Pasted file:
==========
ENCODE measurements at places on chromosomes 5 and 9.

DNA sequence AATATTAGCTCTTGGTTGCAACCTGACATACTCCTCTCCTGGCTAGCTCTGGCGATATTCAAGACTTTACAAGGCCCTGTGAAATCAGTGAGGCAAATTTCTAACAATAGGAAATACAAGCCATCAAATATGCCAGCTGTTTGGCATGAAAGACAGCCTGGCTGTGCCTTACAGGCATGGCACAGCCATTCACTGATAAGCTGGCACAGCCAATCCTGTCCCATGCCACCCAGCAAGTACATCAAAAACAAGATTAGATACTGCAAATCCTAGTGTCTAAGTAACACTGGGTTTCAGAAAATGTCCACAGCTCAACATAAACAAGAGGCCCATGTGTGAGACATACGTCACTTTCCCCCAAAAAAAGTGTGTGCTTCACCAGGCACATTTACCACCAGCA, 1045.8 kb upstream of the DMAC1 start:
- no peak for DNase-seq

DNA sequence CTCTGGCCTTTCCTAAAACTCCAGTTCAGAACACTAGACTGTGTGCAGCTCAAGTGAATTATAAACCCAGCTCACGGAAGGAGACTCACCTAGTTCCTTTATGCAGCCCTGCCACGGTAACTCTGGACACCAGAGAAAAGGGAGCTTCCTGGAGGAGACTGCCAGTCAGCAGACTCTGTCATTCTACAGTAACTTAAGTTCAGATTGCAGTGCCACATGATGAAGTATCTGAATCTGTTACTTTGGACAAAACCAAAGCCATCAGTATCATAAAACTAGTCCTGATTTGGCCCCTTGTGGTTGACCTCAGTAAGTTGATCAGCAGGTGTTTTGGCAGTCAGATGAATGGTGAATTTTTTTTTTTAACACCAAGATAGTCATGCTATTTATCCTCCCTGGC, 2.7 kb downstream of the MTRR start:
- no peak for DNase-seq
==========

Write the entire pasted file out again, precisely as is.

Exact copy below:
ENCODE measurements at places on chromosomes 5 and 9.

DNA sequence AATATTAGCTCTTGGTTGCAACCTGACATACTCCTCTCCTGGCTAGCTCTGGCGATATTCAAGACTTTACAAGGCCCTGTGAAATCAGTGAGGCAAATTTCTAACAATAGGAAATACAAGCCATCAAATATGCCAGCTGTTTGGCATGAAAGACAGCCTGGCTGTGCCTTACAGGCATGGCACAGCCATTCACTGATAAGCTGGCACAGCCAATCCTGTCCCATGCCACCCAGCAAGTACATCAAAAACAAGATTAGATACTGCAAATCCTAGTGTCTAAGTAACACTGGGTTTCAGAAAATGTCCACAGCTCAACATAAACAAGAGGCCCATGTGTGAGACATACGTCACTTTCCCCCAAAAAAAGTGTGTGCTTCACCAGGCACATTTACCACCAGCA, 1045.8 kb upstream of the DMAC1 start:
- no peak for DNase-seq

DNA sequence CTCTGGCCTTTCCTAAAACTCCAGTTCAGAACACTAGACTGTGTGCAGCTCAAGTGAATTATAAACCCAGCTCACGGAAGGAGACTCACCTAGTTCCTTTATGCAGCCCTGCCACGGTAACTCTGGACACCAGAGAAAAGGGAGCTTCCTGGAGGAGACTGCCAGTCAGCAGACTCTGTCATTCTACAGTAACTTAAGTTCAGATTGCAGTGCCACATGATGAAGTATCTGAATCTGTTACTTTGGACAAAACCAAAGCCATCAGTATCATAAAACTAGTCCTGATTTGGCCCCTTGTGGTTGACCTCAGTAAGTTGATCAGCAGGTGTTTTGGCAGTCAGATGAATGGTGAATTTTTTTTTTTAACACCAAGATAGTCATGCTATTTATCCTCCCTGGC, 2.7 kb downstream of the MTRR start:
- no peak for DNase-seq